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7 Powerful Ways To End a Presentation

Have you ever attended a presentation or speech and didn’t know when it was over? Maybe you were even unsure if it was time to clap or get up and leave?

Your audience not knowing when a presentation has finished is a clear sign that you need to work on your conclusion. If you ending isn’t clear the closing statements sputter. Don’t let your words fizzle out.

People attend your presentation or speech to learn from you. Your passion for what you’ll be sharing started long ago. Keep that passion clear from your personal introduction right through your conclusion if you want the impact of your words to continue well past the time you step off the stage.

It’s crucial you get both the open and close of your speech right.

The conclusion is especially pivotal, because if you’ve thoughtfully structured your presentation at the end you will influence your audience to be inspired to do what you had planned with the information you’ve shared.

There are many different ways to close a presentation effectively.

I’ll start with 7 powerful ways to end your speech, and then give you my advice about two common ways to close a presentation which you should avoid.

7 Techniques for Ending Your Presentation Powerfully

1. End with a Overt Call To Action

The most overt type of close is the Call To Action or CTA. A call to action is a clear, direct statement to your audience of what you want them to do next. Use this type of presentation conclusion when you want to be perfectly clear about your message.

close with a clear call to action, like "go out and protest, make change in the world"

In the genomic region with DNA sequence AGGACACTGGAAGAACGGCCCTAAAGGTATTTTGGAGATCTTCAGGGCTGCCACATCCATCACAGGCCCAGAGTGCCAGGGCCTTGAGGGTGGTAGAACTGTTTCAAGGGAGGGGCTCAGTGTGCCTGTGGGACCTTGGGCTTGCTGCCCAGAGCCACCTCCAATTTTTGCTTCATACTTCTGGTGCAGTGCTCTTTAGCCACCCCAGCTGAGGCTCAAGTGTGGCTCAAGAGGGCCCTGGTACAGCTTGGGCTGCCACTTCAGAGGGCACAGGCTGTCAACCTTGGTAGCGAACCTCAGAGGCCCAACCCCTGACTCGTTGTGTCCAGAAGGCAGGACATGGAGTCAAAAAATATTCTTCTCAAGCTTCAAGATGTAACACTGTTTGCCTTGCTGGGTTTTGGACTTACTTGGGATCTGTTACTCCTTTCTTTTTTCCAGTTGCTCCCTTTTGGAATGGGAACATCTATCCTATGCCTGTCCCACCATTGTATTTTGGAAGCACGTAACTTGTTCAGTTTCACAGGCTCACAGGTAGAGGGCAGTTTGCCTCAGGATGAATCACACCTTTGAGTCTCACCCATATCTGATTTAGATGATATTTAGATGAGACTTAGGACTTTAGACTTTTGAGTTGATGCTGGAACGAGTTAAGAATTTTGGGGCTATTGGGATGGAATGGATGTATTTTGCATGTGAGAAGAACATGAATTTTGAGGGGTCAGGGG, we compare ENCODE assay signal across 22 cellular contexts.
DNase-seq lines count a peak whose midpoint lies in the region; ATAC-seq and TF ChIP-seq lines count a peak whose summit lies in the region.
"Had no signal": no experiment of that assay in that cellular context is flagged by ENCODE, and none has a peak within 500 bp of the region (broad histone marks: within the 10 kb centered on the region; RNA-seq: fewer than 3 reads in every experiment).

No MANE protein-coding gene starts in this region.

This closing technique transparently encourages your audience to do something as concrete as “buy my book” or “sign my petition” or “take on a challenge.”

I once had the privilege of seeing Dr Hans Rosling deliver a TED Talk. He is an excellent presenter and a master of the close. Based on his research, he clearly challenges his audience to take his data to make decisions about resources needed for population growth. The talk is worth watching if you’re planning out a closing statement, because it’s a brilliant example of a strong close.

2. End with a a Soft and Subtle Call To Action

Have you ever left a presentation inspired to do something differently, even if you were not specifically directed to take action? The closing technique you witnessed was probably a subtler version of a CTA.

For a masterful example of this closing technique, watch the end of Tim Urban’s TED Talk on procrastination. Notice that he never specifically tells you to take action – to stop procrastinating. Instead, he gets you onboard in a soft way, slowly building up his argument via a number of examples of his own experience with procrastination.

Tim Urban's TED Talk "Inside the Mind of a Master Procrastinator" ends with a powerful, but subtle, call to action.

Then, close to the end, he shows a visual which leaves you reassessing your life and what you will do with the remainder of it.

Tim’s masterful presentation conclusion has prompted many people to take action and change their habits, but it’s subtle and leaves you thinking as if the conclusions you come to are you own idea, not his.